Rod Serling’s Twilight Zone could be preachy at times, but it often boasted some of the best writing on television. One particularly notable episode was titled The Monsters Are Due On Maple Street. It is presented for your consideration here:
If you haven’t seen the episode and you have a half hour available, I recommend you watch it, because I’m about to provide spoilers.
The episode was intended as a none-too-subtle metaphor in the cold war era. The warning is given to the viewers that the monsters are about to arrive, after a UFO is seen traveling overhead.
The power goes out for the neighborhood and simultaneously all communications are lost. No telephones or radios work. No vehicles move. As the citizens, all of whom know each other on an amiable first-name basis, discuss the reasons for it, suspicions grow. Then, by itself, one person’s car starts.
As power is returned selectively, those who have working devices are accused of being in cahoots with whatever beings are behind the initial failure. Protestations of innocence and counter-accusations fly, and over the course of a mere twenty minutes we watch a friendly neighborhood devolve into an angry mob intent on killing their lifelong friends. At the end, the camera shifts to show aliens… just two of them, who look exactly like normal humans… who have been manipulating the power from a distance. By subtle control of what the people see and playing to fears they have successfully destroyed a tight-knit community.
The episode was a warning. The Soviets don’t need to infiltrate us. They will tear us apart using our own prejudices and fears, if we let them.
The parallels to the propaganda operations run by operatives of the Russian government in elections throughout the world are readily apparent. I’m not of a mind to belabor them other than to say we were warned.
Rather, I’m mindful of another message in the episode.
None of the damage done in the neighborhood would have occurred had the people, already friendly, merely talked through their suspicions and given more weight to their experiences than to their fears.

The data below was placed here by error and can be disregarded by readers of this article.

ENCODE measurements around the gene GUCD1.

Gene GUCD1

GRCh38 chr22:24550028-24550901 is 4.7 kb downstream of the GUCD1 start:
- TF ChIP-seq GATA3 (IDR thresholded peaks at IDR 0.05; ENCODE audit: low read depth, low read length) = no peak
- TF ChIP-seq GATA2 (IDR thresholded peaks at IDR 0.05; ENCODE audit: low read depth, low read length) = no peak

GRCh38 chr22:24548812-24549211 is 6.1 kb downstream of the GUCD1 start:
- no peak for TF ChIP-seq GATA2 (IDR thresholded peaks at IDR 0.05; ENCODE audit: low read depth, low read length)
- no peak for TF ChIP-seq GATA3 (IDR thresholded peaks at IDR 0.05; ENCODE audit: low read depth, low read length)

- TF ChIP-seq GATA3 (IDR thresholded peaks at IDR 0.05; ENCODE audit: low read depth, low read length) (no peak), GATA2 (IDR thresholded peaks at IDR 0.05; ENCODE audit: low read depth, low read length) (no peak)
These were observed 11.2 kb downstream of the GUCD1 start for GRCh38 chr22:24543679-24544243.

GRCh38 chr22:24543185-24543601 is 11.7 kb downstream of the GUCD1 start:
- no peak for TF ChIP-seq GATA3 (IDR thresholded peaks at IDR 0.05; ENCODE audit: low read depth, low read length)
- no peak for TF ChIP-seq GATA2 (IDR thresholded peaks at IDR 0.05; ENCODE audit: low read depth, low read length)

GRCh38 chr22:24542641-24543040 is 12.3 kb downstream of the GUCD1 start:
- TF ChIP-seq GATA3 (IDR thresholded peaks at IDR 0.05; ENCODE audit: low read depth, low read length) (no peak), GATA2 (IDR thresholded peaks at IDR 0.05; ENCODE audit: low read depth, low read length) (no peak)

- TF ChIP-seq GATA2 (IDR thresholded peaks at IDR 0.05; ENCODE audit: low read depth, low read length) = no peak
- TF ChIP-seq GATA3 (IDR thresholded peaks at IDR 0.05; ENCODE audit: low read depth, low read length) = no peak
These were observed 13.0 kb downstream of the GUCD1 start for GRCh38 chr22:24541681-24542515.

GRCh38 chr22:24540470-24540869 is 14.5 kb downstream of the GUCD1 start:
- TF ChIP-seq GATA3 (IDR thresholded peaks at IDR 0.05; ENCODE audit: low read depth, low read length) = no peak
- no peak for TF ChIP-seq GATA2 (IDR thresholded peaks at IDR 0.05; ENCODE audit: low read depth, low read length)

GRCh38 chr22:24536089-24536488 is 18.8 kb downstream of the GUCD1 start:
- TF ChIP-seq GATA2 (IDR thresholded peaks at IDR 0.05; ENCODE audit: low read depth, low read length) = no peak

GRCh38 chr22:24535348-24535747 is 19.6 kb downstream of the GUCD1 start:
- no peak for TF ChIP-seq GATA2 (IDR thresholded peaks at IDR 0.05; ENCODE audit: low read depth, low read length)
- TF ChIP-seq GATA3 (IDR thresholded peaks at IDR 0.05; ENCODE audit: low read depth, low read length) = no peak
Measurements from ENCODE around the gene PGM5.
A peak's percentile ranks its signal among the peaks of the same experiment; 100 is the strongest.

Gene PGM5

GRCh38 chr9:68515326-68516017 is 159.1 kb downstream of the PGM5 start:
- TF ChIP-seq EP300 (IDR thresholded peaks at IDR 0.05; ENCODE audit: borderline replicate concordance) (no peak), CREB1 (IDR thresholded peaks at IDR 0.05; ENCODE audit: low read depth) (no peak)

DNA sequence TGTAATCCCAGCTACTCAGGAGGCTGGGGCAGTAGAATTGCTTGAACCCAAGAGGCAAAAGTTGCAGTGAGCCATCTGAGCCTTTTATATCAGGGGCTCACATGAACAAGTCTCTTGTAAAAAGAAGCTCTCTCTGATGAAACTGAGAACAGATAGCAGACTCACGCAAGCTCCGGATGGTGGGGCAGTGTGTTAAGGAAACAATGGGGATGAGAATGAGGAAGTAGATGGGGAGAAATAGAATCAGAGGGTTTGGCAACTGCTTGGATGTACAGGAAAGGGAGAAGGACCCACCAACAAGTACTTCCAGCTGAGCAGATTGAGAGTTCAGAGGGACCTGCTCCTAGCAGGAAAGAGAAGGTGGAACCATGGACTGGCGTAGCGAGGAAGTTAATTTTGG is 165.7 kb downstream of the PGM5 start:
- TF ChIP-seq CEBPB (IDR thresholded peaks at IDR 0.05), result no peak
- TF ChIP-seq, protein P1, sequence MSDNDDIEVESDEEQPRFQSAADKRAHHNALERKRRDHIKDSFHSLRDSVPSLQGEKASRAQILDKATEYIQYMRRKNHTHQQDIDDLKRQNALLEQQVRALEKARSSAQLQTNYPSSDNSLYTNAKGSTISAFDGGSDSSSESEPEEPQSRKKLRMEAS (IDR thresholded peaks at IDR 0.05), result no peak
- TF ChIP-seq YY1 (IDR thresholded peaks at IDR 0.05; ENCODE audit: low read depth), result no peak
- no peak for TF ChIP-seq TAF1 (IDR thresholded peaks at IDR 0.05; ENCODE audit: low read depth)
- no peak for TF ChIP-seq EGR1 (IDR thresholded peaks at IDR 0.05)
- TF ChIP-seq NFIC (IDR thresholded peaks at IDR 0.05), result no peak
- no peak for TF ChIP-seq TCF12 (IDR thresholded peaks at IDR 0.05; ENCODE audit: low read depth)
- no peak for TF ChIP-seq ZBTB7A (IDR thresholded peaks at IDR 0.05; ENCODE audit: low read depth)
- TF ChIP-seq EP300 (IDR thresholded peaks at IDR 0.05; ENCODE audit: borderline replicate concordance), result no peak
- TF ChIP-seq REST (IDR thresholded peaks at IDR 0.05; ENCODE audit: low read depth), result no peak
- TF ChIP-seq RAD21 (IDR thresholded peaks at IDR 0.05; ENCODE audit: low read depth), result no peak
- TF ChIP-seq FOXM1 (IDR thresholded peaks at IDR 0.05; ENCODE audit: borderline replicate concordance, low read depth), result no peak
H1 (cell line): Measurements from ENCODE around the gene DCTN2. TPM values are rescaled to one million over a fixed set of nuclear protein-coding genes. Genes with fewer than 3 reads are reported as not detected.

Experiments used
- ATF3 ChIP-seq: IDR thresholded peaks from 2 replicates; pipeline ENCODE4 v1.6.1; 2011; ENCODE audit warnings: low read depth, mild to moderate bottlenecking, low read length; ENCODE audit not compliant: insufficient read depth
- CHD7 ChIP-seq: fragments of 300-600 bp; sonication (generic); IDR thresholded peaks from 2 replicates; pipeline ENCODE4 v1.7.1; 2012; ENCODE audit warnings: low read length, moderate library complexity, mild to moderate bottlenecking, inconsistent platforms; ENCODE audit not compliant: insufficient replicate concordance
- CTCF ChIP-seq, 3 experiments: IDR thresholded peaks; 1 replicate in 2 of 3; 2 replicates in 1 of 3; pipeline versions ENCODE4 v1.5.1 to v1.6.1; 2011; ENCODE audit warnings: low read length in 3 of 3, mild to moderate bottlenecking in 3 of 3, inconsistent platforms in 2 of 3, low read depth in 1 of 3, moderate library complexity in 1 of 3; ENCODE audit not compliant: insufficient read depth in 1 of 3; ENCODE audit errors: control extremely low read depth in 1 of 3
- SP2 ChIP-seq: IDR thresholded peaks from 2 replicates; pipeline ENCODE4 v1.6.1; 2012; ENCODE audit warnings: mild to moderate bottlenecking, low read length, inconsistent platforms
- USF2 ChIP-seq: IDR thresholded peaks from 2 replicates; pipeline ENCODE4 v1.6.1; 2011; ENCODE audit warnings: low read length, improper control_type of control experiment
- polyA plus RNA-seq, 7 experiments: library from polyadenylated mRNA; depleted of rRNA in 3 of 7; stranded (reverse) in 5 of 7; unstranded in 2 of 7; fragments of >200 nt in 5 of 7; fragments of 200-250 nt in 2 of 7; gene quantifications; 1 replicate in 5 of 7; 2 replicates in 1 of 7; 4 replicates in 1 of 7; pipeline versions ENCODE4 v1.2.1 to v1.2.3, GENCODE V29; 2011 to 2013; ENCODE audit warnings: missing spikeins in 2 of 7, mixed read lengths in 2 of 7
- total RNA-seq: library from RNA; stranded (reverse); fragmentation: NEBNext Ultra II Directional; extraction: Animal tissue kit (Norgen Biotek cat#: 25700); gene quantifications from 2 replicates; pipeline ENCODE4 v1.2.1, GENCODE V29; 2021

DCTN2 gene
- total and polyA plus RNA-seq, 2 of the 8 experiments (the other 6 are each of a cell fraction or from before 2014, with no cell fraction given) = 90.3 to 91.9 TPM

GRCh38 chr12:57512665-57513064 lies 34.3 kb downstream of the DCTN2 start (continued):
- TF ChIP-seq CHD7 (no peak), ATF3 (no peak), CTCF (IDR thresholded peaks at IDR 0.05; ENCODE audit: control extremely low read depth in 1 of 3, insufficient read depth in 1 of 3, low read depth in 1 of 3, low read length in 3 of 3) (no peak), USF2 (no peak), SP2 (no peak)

Communities, together, can be strong.
TNB is intended to be a community. On the surface, it may seem to be an anti-Trump site. That is not the case. It was designed as a site which focuses primarily on politics, run by people who lean heavily toward Constitutional originalism, where civil political discussion of all stripes is encouraged. We intend to be here long after Trump is gone.
It is currently presenting primarily as an anti-Trump site because Trump is the President and is not particularly respectful of founding principles, and because many of the regular visitors here are political junkies and activists who watched their favorite haunts devolve into either reflexive nationalism or reflexive socialism.
As such, we run the risk of becoming an echo chamber. While we have lifelong Republican and lifelong Democrat activists alike who regularly post, the one consistent position is a distrust of President Trump.
This should not be. It’s difficult for the moderators to adequately provide examples, because there’s not a pro-Trump person among us, but the structure of the site is not anti-Trump. It’s not even to promote originalism (although that’s one of our goals.) It’s to promote civil discussion.
The moderators aren’t monolithic in our opinions. I don’t expect the commenters to be, either. Whether it’s about a Supreme Court Justice or a Senator, about a conflict between different groups at a public event, or simply being pro-Trump or pro-Ocasio-Cortez, the hope is that a variety of different opinions will be presented and discussed.
This is the hope because we are confident that the notions of individual freedom that guided the formation of this country are superior to the available alternatives. We believe that in a rational discussion, we possess better arguments which are rooted in reality. Most importantly, we desire the opportunity to change minds.
Minds are changed by presenting reasonable arguments, bolstered by easily-researched facts, to people who disagree. It happens when those people decide for themselves that they were not fully correct about something. It can only happen when people who hold different opinions are welcomed into a respectful – not deferential, but respectful – discussion.
The most dangerous enemy the aliens of “Monsters” could have faced would have been a truly unified community, curious for rational answers and accepting of differences among their neighbors.
I sincerely hope that TNB continues to grow as exactly that sort of community.